An eight-coin 1876 Proof set containing silver and minor coinage,
buried by its owner in the backyard of his Chicago home more than two
decades ago, was brought for authentication and grading April 27 to
States Numismatic Society convention in Schaumburg, Illinois, by
the late owner’s son.
The set was certified by ANACS. The coins were housed in an acrylic plastic holder.
The unusual story has a tragic element. The late collector, who died
in 1994 at age 84, suffered with Alzheimer’s disease the last five
years of his life, according to his son. The son said there’s a
possibility that his father may have buried his entire extensive
collection of United States coins. The coins, which have been off the
market for more than 50 years, were primarily silver and gold issues.
In a May 3 interview with
World, the son, who requested anonymity, indicated his father
collected a lot of U.S. gold coins, focusing on his birth year of
1915. Asked how many coins he had dug up from his father’s backyard,
the son indicated he didn’t have a firm count but he had weighed them
all, and combined they weighed “in the pounds.”
The son said he dug up the 1876 Proof set not long after his
father’s passing and had stored it in a closet in his own home.
The son said he finally decided to find out the true value of the
coins in the set only after seeing CSNS advertisements promoting the
convention. Since his own expertise is in Byzantine gold coins, not
U.S. issues, the son believed the coins might be worth a few hundred
dollars each, rather than the likely thousands of dollars each that
Paul DeFelice, ANACS’s vice president of marketing and client
relations, informed him of when evaluating the set.
ANACS grader Brian Kent said the high points of each coin in the
1876 Proof set were purple in color, which was determined to be
contamination from some sort of ink product. Kent said each coin was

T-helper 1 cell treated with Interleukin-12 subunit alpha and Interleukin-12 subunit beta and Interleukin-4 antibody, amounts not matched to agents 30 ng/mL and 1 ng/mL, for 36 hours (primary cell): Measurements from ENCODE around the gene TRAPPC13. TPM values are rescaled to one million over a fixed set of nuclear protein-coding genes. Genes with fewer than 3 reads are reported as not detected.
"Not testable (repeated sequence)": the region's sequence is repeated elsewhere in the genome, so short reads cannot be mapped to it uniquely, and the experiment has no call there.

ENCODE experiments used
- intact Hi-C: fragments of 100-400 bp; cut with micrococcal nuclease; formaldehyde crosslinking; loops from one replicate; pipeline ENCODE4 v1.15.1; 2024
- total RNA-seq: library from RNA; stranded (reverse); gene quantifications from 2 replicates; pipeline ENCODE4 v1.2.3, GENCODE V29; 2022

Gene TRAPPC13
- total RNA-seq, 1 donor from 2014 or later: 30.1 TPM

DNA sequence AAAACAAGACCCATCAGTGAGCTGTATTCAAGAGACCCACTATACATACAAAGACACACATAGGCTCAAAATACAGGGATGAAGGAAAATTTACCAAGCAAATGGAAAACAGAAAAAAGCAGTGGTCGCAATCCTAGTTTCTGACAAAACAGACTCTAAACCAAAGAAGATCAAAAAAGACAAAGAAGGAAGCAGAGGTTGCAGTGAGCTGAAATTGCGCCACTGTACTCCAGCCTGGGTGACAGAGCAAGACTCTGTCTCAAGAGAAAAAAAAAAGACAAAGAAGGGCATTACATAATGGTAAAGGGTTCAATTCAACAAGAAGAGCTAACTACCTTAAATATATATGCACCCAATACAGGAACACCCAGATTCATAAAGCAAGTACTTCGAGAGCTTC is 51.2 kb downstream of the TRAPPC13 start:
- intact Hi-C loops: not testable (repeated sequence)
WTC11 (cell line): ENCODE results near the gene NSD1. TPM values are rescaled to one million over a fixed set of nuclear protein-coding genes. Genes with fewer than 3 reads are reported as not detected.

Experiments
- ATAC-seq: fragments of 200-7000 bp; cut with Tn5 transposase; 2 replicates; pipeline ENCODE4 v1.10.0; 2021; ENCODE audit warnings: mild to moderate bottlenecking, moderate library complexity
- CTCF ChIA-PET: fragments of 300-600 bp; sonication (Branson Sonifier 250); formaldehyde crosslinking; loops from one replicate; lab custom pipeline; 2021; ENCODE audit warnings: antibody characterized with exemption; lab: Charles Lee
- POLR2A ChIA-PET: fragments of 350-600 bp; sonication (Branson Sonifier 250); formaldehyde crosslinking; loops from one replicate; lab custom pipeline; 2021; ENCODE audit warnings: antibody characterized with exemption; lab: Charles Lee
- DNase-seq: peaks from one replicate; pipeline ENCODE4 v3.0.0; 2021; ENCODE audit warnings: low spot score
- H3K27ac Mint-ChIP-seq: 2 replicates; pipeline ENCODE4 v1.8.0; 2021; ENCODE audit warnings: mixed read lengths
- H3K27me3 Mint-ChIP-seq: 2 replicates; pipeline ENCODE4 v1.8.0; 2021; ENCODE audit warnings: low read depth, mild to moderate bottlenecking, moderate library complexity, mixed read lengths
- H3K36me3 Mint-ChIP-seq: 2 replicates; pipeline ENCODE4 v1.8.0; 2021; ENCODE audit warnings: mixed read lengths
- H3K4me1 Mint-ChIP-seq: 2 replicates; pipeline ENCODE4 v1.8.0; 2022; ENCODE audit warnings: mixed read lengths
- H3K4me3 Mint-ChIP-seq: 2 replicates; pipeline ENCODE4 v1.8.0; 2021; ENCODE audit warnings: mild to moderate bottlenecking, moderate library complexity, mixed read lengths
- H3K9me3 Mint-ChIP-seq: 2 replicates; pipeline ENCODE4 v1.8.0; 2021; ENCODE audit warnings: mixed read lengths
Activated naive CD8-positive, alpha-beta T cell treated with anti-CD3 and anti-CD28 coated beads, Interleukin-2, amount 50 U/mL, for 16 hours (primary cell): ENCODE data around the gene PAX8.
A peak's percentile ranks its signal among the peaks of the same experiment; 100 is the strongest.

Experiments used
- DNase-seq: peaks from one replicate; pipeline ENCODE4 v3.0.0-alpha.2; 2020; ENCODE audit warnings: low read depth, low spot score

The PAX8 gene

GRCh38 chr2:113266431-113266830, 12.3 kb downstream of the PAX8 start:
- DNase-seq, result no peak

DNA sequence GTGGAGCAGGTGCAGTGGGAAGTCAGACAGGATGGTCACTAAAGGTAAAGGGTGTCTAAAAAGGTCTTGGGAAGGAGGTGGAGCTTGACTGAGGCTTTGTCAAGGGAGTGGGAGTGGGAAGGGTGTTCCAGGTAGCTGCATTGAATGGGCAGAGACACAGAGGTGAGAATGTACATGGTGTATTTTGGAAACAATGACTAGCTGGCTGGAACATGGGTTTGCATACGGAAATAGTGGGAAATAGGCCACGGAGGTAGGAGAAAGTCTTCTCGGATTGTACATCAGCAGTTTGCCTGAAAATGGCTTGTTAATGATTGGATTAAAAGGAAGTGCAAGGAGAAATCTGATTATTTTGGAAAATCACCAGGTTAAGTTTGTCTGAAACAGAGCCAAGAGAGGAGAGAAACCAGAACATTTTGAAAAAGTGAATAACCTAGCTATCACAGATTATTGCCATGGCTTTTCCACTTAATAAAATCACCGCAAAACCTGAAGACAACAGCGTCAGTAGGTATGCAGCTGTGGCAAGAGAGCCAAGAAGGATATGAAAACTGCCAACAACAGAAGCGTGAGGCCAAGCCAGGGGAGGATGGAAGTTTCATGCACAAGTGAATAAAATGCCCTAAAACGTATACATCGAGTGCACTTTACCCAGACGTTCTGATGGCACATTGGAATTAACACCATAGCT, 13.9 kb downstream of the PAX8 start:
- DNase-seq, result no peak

conserved to remove the ink and other contaminants without damaging
the surfaces of any of the Proof coins.
The set contains:
➤ An 1876 Indian Head bronze cent, that was graded and encapsulated
after conservation as Proof 64 Brown by ANACS.
➤ An 1876 Liberty Head copper-nickel 3-cent coin graded Proof 64
➤ An 1876 Shield copper-nickel 5-cent coin Proof 67 Cameo.
➤ An 1876 Seated Liberty silver dime graded Proof 62.
➤ An 1876 Seated Liberty silver 20-cent coin graded Proof 65.
➤ An 1876 Seated Liberty silver quarter dollar graded Proof 64 Cameo.
➤ An 1876 Seated Liberty silver half dollar graded Proof 62.
➤ An 1876 Trade dollar silver graded Proof 62 Cameo.
The Philadelphia Mint struck 1,150 Proof versions of each coin
contained in the set.
The son said he has purchased a metal detector to help better
pinpoint where else on his father’s property other coins may have been buried.
The son said his father told him some time before his death that, if
something happened to him, to be sure to look under the home’s front
porch. After his father passed, the son said, he did just that, and
discovered three metal coffee cans housing Morgan silver dollars that
were also wrapped in plastic bags. Although he has never executed a
complete inventory of his discoveries to date, he said there are
examples of Morgan dollars from the Philadelphia, Denver, San
Francisco, New Orleans and Carson City Mints.
More than 150 silver dollars were in that find alone, the son said.
He said he has also discovered parts of the collection in the
fireplace of his father’s home.
Going through the residence and searching the property has also
yielded a quantity of pre-1929 large-size United States paper money,
including 19th century issues, that were housed in protective currency sleeves.
The son says he plans to eventually liquidate all of his father’s
collection that he can find, either by private sale or public auction,
and use the proceeds to expand his own collection of ancient gold coins.